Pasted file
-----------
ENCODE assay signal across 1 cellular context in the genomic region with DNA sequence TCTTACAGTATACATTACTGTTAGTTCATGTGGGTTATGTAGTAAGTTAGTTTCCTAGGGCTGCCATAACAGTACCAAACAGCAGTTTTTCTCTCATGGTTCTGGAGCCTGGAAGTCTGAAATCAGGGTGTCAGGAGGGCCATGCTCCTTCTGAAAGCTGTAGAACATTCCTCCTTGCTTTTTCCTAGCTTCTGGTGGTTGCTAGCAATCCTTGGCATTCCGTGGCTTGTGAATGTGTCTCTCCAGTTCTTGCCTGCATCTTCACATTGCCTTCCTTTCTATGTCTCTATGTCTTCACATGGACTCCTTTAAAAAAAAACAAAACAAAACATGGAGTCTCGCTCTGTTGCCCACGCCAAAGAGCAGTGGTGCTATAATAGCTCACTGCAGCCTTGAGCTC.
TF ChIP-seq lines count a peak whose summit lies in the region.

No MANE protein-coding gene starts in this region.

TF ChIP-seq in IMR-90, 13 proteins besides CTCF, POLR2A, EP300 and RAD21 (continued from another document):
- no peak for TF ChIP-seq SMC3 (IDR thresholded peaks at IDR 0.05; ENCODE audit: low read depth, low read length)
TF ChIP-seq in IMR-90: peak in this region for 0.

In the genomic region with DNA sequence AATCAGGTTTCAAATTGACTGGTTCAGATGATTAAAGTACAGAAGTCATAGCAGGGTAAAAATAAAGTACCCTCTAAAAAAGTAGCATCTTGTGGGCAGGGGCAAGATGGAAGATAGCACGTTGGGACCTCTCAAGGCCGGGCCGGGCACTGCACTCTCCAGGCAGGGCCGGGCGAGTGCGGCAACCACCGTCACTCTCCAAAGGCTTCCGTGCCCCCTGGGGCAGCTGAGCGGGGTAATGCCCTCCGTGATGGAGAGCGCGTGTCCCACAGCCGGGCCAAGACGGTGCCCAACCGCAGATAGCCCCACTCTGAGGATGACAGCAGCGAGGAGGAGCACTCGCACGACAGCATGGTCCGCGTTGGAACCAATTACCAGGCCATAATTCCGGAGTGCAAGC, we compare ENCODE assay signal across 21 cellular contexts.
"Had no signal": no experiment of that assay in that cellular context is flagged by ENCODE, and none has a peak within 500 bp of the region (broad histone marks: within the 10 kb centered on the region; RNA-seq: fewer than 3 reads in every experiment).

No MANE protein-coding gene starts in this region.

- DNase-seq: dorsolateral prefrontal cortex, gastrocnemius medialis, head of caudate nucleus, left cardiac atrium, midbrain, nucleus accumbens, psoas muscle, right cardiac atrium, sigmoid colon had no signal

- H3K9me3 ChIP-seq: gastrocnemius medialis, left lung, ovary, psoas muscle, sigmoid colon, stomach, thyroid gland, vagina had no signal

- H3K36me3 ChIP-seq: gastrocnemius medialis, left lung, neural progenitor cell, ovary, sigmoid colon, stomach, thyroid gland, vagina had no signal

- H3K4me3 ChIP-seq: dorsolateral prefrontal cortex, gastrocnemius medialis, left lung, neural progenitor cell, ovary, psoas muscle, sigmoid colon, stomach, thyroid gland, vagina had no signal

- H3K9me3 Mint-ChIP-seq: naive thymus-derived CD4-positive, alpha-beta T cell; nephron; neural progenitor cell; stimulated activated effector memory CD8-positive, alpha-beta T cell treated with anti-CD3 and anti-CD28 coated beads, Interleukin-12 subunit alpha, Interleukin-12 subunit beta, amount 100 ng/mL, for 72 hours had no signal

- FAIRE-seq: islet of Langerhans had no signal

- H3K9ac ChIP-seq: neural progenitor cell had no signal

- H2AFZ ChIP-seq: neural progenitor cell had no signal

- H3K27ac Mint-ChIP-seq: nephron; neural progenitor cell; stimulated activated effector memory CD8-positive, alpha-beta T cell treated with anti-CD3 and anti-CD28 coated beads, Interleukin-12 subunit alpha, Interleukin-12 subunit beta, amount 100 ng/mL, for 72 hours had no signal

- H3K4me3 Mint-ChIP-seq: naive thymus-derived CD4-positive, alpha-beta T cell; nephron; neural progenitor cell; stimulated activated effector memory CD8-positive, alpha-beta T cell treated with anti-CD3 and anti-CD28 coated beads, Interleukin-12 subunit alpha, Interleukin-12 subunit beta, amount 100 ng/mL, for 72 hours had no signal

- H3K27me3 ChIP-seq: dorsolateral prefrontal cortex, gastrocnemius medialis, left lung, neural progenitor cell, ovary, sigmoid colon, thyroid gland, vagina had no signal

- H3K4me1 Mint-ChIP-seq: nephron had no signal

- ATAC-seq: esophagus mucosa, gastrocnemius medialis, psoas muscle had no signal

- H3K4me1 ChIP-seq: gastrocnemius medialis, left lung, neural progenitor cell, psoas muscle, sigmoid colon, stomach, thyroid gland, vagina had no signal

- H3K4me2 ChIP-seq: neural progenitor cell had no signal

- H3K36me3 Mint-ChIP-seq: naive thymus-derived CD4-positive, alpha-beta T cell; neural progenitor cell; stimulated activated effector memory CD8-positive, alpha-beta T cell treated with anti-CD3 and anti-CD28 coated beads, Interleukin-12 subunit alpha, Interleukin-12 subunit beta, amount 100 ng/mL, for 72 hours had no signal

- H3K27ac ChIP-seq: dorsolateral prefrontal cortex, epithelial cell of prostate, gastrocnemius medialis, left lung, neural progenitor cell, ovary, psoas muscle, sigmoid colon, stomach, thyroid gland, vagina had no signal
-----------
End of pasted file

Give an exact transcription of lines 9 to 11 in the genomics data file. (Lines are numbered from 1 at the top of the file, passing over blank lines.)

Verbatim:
No MANE protein-coding gene starts in this region.

- DNase-seq: dorsolateral prefrontal cortex, gastrocnemius medialis, head of caudate nucleus, left cardiac atrium, midbrain, nucleus accumbens, psoas muscle, right cardiac atrium, sigmoid colon had no signal

- H3K9me3 ChIP-seq: gastrocnemius medialis, left lung, ovary, psoas muscle, sigmoid colon, stomach, thyroid gland, vagina had no signal